To Trade or Not to Trade (with Another Artist)

art21 PBS

You’re minding your own business at your show when an artist you don’t know comes up and asks you if you want to do a trade: his artwork for yours. You don’t know anything about this artist’s work. How do you respond?

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Roll Out the Red Carpet for Your VIPs

Red security rope by red carpet.

Your friends and followers on social media are valuable, but the people who buy from you and entrust you with their email and physical addresses are your VIPs.

My Art Biz Insider subscribers are my VIPs. If you are a subscriber, you know that I like to share gifts periodically as a reminder of how important you are to me.

My gifts are mostly worksheets or audio recordings, which wouldn’t be appropriate for your collectors and potential buyers.

So what do you give them? How do you roll out the red carpet for VIPs who offer their support and trust?

Here are some ideas.

Share Sneak Peeks

Before you post a new work to your blog or social media site, consider showing your list first.

Make it exclusive to them for 5 days and make it clear that

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No Action After the Down Payment

Sandy Askey-Adams, Quiet Evening 2

Here’s the situation . . . Someone gave you a down payment on one of your artworks. There was no agreement that outlined terms of payment. Months or even years have passed. The would-be collector hasn’t returned letters, emails, or phone calls. You’ve tried! Deep Thought Thursday

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How Evernote Can Save Your Relationships with Collectors

Database/spreadsheet programs for artists can be complex and clunky. Guest blogger Laurie McCarriar outlines 5 ways to use Evernote, a free app for Mac, PC & mobile devices, to cultivate collectors.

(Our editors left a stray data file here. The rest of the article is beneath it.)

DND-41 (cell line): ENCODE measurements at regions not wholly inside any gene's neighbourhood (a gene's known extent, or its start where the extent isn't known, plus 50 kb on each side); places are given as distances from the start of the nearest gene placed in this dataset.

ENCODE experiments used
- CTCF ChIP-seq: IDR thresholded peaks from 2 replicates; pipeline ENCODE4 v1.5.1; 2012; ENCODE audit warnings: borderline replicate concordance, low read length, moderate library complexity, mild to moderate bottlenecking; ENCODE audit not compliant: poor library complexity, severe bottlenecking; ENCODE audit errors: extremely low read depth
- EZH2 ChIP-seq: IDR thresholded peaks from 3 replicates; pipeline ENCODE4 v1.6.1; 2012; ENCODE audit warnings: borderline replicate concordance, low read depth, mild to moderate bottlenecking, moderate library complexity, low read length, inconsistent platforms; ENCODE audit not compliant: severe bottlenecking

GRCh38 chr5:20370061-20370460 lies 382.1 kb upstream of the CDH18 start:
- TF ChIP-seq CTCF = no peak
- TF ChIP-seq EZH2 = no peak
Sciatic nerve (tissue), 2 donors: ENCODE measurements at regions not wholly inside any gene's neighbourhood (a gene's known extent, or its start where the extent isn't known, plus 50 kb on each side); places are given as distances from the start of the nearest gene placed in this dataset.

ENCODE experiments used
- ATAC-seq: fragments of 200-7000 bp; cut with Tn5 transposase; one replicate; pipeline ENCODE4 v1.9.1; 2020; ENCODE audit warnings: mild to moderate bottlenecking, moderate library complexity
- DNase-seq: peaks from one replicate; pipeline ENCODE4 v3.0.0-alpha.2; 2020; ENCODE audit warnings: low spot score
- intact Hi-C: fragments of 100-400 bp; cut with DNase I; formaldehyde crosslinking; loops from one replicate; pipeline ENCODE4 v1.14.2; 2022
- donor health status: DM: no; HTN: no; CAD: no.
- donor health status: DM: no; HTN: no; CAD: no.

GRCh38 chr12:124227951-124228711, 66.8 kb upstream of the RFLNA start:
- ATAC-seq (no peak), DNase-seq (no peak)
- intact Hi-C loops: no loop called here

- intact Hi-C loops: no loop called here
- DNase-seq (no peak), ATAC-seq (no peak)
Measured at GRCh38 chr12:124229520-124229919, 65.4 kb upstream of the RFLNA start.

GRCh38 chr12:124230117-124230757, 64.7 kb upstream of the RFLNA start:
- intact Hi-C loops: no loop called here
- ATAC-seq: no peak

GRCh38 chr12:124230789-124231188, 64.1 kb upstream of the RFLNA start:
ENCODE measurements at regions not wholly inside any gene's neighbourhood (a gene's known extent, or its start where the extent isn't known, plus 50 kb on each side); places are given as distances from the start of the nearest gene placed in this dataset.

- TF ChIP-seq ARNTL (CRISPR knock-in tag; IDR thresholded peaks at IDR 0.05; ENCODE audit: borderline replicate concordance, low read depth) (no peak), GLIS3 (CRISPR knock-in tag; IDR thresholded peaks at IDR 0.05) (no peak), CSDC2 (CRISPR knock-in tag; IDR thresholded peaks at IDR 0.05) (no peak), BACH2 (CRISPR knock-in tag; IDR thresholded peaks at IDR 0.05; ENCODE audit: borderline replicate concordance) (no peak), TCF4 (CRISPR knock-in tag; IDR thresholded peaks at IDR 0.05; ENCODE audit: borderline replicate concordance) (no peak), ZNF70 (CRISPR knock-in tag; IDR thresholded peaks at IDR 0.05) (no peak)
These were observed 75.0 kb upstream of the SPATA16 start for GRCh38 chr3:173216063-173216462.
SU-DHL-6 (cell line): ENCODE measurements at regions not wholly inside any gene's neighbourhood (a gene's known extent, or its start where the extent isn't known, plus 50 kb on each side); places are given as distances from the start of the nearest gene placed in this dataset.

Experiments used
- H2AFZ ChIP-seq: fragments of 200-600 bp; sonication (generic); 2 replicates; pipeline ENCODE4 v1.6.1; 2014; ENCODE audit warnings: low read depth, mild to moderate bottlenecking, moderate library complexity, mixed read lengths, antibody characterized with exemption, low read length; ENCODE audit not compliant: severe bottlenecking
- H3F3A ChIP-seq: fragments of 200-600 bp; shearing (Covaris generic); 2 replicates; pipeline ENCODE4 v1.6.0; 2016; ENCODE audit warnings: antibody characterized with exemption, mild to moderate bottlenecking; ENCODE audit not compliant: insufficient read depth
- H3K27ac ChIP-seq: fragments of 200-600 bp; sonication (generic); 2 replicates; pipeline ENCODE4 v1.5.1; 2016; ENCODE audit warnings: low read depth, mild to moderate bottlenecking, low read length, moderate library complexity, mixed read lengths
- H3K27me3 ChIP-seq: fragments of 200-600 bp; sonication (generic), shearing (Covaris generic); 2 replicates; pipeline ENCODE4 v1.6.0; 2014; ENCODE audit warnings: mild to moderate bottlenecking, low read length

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Buying The Artist

“People don’t buy art, they buy the artist.” Deep Thought Thursday: Discuss this quote. What does it mean? Is it true?

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Collecting Your Collectors’ Names

Lee Shiney Art

Artist Lee Shiney creates a buyers’ packet for the back of his art so that he knows where his art ends up. When people register the art, they can also request to be added to his mailing list.

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The Art Collector Next Door

Kyle Vincent Thomas, Weathered (study). Oil on canvas mounted on panel.

Don’t delete people from your mailing list or wipe them off your radar just because you think they’re not potential buyers.

Kyle Vincent Thomas, Weathered (study). Oil on canvas mounted on panel, 20 x 16 inches. ©The Artist

Part of your job as marketing wizard for your art is to figure out who your audience is. But there will be times when you come across people attracted to your art that don’t conform to your notion of an ideal patron.

Embrace them!

When I was a naïve young curator, I worked with a number of collectors in our local community.

Some people looked, dressed, and lived as you would expect a collector to. They were well-coiffed, wore

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Blogging to attract art collectors

Collectors want to know you’re going places. Reveal–through your blog, Facebook, Twitter, etc.–that your art career is active. If your work is good and you present it well, we’ll be interested. If you have good content, you will gain readers. More readers=more people to refer you.

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Have a Sale with Class

Carol W. Larson, Relic III. Hand-dyed and painted textile. (c) The Artist

I’m having a big sale this week. I can recall only one other sale in the history of and that was my 5-year anniversary sale last year. This is even bigger because all of the audio is 20-40% off. It was time. If you’ve ever had a sale or ever considered having a sale, read on.

I don’t usually recommend sales for artists. They seem to somehow cheapen the art. You’d never witness a high-end gallery with a neon “SALE” sign in the window. As they say, it just isn’t done. Our product is above that. But we do know that even high-end galleries offer discounts to certain collectors as well as to museums. So,

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